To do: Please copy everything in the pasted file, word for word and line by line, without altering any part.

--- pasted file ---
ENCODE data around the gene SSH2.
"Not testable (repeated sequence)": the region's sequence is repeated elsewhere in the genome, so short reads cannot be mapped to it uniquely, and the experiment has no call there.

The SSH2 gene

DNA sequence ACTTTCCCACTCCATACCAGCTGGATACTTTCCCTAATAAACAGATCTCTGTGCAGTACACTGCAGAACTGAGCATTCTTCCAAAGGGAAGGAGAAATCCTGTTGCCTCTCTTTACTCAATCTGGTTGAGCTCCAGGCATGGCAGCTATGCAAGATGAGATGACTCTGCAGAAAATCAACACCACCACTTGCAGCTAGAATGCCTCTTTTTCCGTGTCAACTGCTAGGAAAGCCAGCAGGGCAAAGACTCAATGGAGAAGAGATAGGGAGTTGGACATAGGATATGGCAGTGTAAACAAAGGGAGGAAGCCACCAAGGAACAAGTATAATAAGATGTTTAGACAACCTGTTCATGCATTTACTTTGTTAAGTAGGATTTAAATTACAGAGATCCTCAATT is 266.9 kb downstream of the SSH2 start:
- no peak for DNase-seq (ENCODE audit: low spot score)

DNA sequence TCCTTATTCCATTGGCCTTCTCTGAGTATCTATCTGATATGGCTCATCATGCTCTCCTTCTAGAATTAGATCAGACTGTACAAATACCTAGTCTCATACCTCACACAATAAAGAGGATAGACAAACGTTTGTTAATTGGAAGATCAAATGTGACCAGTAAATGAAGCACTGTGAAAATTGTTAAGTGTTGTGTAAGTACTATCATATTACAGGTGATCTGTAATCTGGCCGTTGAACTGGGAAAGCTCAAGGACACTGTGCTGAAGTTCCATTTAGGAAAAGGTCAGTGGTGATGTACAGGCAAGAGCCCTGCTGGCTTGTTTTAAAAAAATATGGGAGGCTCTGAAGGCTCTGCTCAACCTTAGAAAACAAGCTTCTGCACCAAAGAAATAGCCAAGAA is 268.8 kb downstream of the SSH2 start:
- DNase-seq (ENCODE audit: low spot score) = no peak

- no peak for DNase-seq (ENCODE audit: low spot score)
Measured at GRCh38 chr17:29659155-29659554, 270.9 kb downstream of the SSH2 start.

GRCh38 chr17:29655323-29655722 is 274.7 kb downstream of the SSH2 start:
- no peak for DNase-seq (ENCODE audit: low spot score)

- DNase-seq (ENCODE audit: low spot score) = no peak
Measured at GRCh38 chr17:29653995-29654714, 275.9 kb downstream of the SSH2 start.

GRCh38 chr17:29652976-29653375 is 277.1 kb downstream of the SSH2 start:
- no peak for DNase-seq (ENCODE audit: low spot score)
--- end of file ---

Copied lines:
ENCODE data around the gene SSH2.
"Not testable (repeated sequence)": the region's sequence is repeated elsewhere in the genome, so short reads cannot be mapped to it uniquely, and the experiment has no call there.

The SSH2 gene

DNA sequence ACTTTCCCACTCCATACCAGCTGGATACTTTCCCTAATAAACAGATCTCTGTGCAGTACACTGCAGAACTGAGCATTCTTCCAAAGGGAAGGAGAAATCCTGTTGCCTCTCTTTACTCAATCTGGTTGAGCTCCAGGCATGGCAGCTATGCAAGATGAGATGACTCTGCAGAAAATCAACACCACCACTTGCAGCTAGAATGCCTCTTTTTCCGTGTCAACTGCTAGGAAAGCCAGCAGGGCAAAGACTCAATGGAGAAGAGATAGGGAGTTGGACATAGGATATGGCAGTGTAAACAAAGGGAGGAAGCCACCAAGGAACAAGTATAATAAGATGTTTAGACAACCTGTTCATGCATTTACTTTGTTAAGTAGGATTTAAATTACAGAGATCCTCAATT is 266.9 kb downstream of the SSH2 start:
- no peak for DNase-seq (ENCODE audit: low spot score)

DNA sequence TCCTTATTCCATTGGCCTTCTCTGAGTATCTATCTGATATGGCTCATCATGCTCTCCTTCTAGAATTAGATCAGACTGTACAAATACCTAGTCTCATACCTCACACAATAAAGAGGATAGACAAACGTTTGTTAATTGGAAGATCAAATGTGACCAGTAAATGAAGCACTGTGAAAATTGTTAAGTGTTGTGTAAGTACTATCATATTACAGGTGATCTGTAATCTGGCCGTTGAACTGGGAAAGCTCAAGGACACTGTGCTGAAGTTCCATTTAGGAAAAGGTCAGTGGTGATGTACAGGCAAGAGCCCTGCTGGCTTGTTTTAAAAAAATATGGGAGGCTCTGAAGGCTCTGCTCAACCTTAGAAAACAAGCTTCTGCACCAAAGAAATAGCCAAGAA is 268.8 kb downstream of the SSH2 start:
- DNase-seq (ENCODE audit: low spot score) = no peak

- no peak for DNase-seq (ENCODE audit: low spot score)
Measured at GRCh38 chr17:29659155-29659554, 270.9 kb downstream of the SSH2 start.

GRCh38 chr17:29655323-29655722 is 274.7 kb downstream of the SSH2 start:
- no peak for DNase-seq (ENCODE audit: low spot score)

- DNase-seq (ENCODE audit: low spot score) = no peak
Measured at GRCh38 chr17:29653995-29654714, 275.9 kb downstream of the SSH2 start.

GRCh38 chr17:29652976-29653375 is 277.1 kb downstream of the SSH2 start:
- no peak for DNase-seq (ENCODE audit: low spot score)